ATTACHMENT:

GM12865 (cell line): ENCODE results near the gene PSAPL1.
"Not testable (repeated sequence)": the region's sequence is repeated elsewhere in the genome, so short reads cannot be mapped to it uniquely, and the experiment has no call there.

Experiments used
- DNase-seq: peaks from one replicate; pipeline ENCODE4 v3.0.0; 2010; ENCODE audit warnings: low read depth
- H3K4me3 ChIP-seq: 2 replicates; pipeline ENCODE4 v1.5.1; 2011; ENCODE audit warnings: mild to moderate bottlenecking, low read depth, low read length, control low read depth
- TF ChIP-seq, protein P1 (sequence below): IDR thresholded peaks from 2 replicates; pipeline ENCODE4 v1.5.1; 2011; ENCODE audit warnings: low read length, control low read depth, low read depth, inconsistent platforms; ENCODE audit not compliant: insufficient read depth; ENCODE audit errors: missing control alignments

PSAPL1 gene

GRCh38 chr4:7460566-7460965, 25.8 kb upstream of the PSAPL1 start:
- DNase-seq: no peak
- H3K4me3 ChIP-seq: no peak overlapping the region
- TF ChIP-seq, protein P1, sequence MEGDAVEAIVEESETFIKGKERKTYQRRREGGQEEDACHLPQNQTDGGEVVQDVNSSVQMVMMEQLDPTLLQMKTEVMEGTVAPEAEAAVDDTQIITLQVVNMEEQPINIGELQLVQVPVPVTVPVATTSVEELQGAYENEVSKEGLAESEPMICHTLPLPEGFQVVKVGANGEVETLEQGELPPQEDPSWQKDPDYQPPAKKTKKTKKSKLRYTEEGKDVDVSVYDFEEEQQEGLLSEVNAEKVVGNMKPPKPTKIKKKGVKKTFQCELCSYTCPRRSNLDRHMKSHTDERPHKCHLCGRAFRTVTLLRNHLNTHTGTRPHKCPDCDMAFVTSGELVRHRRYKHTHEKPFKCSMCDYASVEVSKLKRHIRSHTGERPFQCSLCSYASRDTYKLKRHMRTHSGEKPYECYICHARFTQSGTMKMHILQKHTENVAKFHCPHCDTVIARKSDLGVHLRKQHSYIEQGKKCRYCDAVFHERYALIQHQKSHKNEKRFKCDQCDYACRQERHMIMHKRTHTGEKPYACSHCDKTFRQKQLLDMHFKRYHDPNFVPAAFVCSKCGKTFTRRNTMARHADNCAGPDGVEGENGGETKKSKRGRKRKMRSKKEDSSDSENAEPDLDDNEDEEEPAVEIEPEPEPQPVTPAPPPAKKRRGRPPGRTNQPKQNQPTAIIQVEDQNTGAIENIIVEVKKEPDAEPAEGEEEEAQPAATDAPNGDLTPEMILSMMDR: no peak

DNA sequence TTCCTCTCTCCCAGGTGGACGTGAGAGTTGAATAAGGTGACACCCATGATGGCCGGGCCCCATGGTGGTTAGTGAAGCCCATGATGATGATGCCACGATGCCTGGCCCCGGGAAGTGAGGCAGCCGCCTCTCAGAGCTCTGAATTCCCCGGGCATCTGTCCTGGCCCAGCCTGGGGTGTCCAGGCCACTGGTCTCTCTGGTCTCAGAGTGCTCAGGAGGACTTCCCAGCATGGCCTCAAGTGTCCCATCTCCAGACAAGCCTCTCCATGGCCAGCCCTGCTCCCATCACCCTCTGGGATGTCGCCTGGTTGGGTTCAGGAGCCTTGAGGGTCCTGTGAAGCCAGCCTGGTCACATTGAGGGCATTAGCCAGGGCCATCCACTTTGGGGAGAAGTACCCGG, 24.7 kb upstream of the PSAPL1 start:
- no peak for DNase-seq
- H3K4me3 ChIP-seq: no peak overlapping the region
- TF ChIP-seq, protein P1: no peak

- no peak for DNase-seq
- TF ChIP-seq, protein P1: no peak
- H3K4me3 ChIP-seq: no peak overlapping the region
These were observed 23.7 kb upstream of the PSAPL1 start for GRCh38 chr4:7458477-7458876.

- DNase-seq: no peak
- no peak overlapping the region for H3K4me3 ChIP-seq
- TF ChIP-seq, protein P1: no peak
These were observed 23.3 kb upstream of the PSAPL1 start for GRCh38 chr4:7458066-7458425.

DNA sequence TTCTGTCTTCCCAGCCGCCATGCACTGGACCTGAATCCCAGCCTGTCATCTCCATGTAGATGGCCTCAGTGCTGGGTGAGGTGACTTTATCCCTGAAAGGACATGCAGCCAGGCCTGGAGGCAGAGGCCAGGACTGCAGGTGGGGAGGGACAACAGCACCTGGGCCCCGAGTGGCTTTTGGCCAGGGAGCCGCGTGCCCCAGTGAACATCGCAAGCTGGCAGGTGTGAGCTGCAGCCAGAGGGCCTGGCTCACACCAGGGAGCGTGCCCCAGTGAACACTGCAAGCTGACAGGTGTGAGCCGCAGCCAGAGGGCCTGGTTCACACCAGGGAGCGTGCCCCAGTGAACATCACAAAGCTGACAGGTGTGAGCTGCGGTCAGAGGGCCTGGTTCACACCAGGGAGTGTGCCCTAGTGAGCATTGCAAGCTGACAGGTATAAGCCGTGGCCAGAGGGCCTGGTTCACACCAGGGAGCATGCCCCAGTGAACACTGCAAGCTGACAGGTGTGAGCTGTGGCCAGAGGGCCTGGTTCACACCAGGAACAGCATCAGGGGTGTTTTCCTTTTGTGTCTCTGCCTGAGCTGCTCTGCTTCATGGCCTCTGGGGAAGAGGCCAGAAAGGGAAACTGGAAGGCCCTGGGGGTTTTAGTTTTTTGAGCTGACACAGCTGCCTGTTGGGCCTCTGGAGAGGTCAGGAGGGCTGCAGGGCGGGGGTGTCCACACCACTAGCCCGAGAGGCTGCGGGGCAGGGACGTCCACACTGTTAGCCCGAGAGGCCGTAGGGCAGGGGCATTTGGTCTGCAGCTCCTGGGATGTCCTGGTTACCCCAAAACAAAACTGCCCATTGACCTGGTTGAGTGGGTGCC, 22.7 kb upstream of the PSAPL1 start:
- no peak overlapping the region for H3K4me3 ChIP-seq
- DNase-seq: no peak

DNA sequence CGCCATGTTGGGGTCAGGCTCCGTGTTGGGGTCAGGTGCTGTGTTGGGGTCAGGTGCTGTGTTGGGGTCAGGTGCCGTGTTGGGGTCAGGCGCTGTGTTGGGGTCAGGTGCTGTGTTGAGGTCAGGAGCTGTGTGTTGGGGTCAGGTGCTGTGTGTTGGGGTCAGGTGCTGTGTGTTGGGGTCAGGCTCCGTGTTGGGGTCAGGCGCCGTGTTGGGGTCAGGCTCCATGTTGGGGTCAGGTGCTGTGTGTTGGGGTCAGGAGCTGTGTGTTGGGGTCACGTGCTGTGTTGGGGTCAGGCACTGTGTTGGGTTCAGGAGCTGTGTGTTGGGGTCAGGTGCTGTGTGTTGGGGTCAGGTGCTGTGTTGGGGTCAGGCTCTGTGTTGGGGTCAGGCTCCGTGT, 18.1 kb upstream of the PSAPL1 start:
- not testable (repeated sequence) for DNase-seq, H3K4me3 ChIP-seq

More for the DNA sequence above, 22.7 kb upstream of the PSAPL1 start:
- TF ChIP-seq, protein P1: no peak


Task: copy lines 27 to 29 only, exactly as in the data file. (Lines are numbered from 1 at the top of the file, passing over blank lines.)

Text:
DNA sequence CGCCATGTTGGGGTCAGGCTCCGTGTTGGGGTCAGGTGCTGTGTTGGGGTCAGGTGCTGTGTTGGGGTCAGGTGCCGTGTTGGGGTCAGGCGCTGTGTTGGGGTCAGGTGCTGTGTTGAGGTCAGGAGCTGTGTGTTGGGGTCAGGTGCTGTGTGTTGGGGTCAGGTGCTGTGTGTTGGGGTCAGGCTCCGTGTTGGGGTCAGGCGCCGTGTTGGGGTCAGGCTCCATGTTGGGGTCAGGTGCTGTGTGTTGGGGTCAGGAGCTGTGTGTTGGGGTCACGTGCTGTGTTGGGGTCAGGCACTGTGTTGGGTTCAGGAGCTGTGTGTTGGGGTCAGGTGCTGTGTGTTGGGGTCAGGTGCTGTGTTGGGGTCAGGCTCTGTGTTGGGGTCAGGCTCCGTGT, 18.1 kb upstream of the PSAPL1 start:
- not testable (repeated sequence) for DNase-seq, H3K4me3 ChIP-seq

More for the DNA sequence above, 22.7 kb upstream of the PSAPL1 start: